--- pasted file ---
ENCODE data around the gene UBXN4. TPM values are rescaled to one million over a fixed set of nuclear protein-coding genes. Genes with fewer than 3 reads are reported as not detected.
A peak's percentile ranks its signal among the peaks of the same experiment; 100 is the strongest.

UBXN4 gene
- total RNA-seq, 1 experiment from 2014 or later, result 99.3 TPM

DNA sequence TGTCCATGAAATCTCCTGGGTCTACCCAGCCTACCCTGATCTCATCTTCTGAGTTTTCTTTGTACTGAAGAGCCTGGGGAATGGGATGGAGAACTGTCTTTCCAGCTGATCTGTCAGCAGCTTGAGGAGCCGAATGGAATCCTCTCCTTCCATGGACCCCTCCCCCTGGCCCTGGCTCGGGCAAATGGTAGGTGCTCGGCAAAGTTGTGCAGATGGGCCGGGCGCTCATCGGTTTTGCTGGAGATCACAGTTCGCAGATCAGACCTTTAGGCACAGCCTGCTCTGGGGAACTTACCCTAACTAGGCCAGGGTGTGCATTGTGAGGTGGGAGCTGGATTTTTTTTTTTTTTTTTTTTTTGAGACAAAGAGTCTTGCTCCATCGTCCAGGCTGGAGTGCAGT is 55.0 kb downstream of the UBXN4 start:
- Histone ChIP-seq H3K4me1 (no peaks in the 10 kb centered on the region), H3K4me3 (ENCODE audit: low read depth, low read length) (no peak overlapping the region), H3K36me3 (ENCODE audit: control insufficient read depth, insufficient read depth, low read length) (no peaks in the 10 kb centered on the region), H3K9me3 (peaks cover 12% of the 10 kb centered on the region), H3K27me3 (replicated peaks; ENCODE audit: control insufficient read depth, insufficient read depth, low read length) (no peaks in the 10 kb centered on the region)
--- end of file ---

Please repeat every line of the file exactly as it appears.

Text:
ENCODE data around the gene UBXN4. TPM values are rescaled to one million over a fixed set of nuclear protein-coding genes. Genes with fewer than 3 reads are reported as not detected.
A peak's percentile ranks its signal among the peaks of the same experiment; 100 is the strongest.

UBXN4 gene
- total RNA-seq, 1 experiment from 2014 or later, result 99.3 TPM

DNA sequence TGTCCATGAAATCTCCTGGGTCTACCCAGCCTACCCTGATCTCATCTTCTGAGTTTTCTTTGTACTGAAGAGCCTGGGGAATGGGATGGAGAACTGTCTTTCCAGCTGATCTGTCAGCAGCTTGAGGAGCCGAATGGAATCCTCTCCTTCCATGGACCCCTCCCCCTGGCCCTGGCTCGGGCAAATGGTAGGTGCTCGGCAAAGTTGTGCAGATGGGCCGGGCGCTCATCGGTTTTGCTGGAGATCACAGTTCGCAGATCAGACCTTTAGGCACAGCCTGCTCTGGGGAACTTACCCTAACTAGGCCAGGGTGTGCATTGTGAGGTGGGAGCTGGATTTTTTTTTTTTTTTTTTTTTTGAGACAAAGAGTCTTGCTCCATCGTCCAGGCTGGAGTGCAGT is 55.0 kb downstream of the UBXN4 start:
- Histone ChIP-seq H3K4me1 (no peaks in the 10 kb centered on the region), H3K4me3 (ENCODE audit: low read depth, low read length) (no peak overlapping the region), H3K36me3 (ENCODE audit: control insufficient read depth, insufficient read depth, low read length) (no peaks in the 10 kb centered on the region), H3K9me3 (peaks cover 12% of the 10 kb centered on the region), H3K27me3 (replicated peaks; ENCODE audit: control insufficient read depth, insufficient read depth, low read length) (no peaks in the 10 kb centered on the region)